travlerajm

G.O.A.T.
what if, just if, MEP started with the result in mind, taking into account his limitations
while, the other 99 guys might start with other concepts: textbook style of game, nice looking game, etc., in spite of the fact that they are losing to folks like MEP?

at the end of the day, it doesn't matter if you hit a winner or your opponent makes a mistake, both result in same amount of points, and at recreational level, it's easy to maximize your rate of winning points by decreasing the amount of mistakes instead of trying to score winners left and right
The MEP approach results in higher NTRP rating (i.e., higher rate of winning points). However, the alternative and apparently more common approach of focusing on stroke technique and style points results in higher TT rating (i.e., better at ‘proper tennis’).
 

mcs1970

Hall of Fame
The crucial factor, even more than athleticism, is his height. I knew a shorter version of GSG (who stopped playing because his knees could not take all that running) who was not effective beyond 3.5. It starts with the serve. To get it in the court with a casual motion and yet keep it good enough against 4.5 players is possible only with the angle created by his height. Then the dinky pushes that he employs look dinky but aren't - because they have a longer lever arm behind the short swing which gives them enough power to go deep. His reach to get ball after ball back from alternating sides of the court relies on his reach (as well as his speed).
Nothing to do with height. I am short and can outlast many other younger folks on the court. Whether I like to do it or not is another question. Michael Chang and Diego S. can run around the whole day if needed

Also if you are just referring to angles, Ramesh Krishnan and Santoro were not particularly tall.

You are overthinking it.
 

sureshs

Bionic Poster
Nothing to do with height. I am short and can outlast many other younger folks on the court. Whether I like to do it or not is another question. Michael Chang and Diego S. can run around the whole day if needed

Also if you are just referring to angles, Ramesh Krishnan and Santoro were not particularly tall.

You are overthinking it.
Ramesh and Fabrice were pro players doing it from childhood. You could have chosen Diego Schwartzman as a more recent example. If you are comparing serves at that level, you should compare them with Isner or Karlovic.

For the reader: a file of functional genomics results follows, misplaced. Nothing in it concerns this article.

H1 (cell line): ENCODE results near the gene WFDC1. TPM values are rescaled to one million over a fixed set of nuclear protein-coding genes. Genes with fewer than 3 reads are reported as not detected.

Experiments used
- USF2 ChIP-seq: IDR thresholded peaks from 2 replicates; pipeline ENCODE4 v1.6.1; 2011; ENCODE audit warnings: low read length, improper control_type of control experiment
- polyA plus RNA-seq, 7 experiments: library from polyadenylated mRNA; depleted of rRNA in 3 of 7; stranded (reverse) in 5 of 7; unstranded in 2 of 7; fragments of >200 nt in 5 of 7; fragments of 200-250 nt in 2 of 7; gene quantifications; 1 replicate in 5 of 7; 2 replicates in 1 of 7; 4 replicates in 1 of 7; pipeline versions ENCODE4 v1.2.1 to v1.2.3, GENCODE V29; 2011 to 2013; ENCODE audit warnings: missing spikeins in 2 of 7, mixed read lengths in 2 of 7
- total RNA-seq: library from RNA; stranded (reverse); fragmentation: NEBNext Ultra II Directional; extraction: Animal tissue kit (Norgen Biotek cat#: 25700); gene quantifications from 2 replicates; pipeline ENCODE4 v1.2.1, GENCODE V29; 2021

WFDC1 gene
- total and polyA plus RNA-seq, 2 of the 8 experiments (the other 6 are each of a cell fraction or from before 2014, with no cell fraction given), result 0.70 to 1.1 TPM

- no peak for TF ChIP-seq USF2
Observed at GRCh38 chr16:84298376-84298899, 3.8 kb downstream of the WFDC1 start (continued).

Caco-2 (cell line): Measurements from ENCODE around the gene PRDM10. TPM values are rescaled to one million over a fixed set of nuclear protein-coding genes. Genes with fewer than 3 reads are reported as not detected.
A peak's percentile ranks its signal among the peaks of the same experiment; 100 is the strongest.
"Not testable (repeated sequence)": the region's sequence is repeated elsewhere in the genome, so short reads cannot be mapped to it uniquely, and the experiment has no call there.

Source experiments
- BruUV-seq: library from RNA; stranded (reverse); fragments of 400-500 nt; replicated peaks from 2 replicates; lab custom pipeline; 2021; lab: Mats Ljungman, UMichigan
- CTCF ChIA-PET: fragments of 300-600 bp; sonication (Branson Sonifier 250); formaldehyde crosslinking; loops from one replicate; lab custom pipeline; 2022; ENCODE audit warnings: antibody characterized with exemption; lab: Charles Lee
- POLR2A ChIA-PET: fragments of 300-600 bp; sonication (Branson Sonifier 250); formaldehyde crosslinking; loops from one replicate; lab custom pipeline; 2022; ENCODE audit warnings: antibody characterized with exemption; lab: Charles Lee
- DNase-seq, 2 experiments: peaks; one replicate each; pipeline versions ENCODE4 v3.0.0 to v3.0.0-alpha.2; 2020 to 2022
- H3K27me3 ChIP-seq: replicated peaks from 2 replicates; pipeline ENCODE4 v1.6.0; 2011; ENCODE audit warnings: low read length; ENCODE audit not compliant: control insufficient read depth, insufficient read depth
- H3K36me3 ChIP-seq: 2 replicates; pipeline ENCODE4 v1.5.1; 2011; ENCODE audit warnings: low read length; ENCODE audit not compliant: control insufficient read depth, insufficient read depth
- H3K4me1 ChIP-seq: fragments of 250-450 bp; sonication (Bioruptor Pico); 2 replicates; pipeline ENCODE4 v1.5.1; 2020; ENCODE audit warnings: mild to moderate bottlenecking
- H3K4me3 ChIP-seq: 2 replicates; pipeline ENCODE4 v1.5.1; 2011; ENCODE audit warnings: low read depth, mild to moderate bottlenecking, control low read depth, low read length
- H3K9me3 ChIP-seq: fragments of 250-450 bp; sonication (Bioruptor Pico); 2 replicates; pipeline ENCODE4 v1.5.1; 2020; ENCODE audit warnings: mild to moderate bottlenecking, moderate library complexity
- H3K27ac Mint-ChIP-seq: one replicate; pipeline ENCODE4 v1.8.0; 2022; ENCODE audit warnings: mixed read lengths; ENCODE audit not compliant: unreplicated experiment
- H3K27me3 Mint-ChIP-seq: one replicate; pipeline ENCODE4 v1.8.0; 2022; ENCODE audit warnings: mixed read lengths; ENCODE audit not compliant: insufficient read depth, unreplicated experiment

user92626

G.O.A.T.
Just his ability to play 3 sets shows athleticism. What are you talking about?

And see how much ground he covers to retrieve balls.
sureshs,

Correct me and others if you can, i have a hard time imagining you play a full match of singles. Or, how about just one set? Man, those gifs of yours that people post frequently really got to me. Sorry.

You know what? Just about everyone I know, except a couple guys, avoids singles.
 

mcs1970

Hall of Fame
Ramesh and Fabrice were pro players doing it from childhood. You could have chosen Diego Schwartzman as a more recent example. If you are comparing serves at that level, you should compare them with Isner or Karlovic.
What does that have to do with anything? Looks like you are trying to change the argument. At some point they were both at GSG level and still hitting those shots. It doesn’t matter they were doing it since childhood or not. So height was not a factor at those angles shots like you tried to make it out.

Now coming to serves even pros 5’7” guys cannot consistently hit 120 mph serves. That is a height limitation.
 

ZanderGoga

Semi-Pro
GSG is living proof that athleticism can be used to beat superior technical tennis players. Feels good that the "little man" can beat the rich country club Doctor.. But it's not a good approach for the huge population of 40+ something poor overweight athletes out there..
I have no idea where this "athleticism" idea comes from. He's not fast. He's shown no indication that he possesses the eye-hand coordination necessary to master even 3.5 level strokes, which was clearly to his detriment as we watched him get pounded into a fine powder against every legit 4.5 he faced. He's not fast, nor quick. He has visible man boobs.

His entire game is reliant on two pillars: 1 - hope the other guy blows something routine, since he can't pressure them into hitting anything more challenging than that; 2 - play mostly 3.5's, and pretend they're something better than that.

Trav might be the best player I saw him beat, and he's nowhere near a 4.5.
 

heninfan99

Talk Tennis Guru
The MEP approach results in higher NTRP rating (i.e., higher rate of winning points). However, the alternative and apparently more common approach of focusing on stroke technique and style points results in higher TT rating (i.e., better at ‘proper tennis’).
Didn't you drive the ball a lot more when you played with @Shroud? Did you change your style due to injury?
 

sureshs

Bionic Poster
I have no idea where this "athleticism" idea comes from. He's not fast. He's shown no indication that he possesses the eye-hand coordination necessary to master even 3.5 level strokes, which was clearly to his detriment as we watched him get pounded into a fine powder against every legit 4.5 he faced. He's not fast, nor quick. He has visible man boobs.